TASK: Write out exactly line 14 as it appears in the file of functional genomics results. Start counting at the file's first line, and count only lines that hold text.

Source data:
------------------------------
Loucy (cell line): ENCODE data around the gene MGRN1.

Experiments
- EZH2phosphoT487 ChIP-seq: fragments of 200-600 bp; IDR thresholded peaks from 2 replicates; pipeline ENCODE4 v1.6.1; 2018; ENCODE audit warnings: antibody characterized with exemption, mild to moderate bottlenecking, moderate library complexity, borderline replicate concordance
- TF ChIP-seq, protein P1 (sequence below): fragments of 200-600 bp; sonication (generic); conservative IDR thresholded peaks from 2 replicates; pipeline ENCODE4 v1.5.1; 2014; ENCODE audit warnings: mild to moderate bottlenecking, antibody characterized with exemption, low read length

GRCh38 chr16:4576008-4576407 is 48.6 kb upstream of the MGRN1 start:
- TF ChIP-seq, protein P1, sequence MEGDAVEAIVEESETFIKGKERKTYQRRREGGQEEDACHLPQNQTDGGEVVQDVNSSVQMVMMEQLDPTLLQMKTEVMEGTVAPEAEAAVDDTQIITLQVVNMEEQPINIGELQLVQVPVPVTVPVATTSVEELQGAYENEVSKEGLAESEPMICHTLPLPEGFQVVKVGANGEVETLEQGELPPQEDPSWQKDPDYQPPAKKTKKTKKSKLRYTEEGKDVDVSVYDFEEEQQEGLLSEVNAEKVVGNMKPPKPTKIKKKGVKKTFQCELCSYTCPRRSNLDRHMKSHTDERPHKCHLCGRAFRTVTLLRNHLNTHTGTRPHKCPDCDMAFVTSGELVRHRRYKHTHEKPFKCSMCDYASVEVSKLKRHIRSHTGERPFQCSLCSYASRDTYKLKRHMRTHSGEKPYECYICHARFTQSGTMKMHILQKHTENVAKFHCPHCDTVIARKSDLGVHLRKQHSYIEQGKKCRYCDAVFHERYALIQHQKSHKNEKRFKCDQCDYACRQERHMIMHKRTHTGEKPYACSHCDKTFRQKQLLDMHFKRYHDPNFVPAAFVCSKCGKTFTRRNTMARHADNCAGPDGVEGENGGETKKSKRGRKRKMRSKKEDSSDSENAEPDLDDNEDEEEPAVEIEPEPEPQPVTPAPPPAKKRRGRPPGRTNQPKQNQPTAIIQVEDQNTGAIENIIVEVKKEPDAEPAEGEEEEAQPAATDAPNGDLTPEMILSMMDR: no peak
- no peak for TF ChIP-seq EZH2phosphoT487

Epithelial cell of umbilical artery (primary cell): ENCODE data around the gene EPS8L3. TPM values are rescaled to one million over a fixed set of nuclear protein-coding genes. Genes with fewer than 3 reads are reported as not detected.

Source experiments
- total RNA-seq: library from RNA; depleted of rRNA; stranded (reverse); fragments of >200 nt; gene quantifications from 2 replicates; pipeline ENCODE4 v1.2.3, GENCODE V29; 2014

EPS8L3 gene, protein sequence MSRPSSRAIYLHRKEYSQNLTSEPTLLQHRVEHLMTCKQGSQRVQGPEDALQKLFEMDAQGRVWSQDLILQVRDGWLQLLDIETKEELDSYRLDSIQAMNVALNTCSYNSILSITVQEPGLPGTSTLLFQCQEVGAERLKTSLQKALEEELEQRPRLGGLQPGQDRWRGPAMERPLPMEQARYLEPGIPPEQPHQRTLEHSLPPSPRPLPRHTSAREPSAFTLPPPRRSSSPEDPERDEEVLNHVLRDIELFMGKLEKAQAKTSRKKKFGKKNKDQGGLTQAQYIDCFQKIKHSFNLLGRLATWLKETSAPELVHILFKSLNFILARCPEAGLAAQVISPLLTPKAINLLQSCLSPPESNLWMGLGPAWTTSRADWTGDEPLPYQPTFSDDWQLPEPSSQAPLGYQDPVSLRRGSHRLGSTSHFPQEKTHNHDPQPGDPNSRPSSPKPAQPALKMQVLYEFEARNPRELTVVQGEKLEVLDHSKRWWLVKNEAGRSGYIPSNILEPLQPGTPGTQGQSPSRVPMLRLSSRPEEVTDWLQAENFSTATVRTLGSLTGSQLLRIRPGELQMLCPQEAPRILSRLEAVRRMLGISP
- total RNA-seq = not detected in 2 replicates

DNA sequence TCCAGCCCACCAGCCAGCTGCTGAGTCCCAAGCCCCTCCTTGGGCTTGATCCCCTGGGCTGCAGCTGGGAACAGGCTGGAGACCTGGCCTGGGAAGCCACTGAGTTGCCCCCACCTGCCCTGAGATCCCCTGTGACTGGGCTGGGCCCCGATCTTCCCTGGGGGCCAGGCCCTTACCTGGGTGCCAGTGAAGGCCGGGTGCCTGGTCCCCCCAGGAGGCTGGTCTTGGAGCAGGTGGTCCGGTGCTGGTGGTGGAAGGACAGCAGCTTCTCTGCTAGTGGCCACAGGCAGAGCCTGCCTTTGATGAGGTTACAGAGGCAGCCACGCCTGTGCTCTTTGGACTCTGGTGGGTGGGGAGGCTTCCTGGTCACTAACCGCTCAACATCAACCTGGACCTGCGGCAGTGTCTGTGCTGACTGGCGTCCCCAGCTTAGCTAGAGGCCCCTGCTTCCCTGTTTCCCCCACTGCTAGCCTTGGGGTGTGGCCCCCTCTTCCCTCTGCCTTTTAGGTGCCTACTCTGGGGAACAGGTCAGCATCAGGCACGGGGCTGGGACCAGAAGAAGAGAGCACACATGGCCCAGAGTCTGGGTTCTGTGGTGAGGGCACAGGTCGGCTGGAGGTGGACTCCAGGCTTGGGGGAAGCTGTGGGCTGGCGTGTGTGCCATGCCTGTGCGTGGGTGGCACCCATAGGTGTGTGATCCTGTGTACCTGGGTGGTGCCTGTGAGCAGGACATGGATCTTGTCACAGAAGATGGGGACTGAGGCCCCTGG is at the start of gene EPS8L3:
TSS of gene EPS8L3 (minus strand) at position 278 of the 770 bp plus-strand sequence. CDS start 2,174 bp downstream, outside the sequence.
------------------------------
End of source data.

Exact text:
TSS of gene EPS8L3 (minus strand) at position 278 of the 770 bp plus-strand sequence. CDS start 2,174 bp downstream, outside the sequence.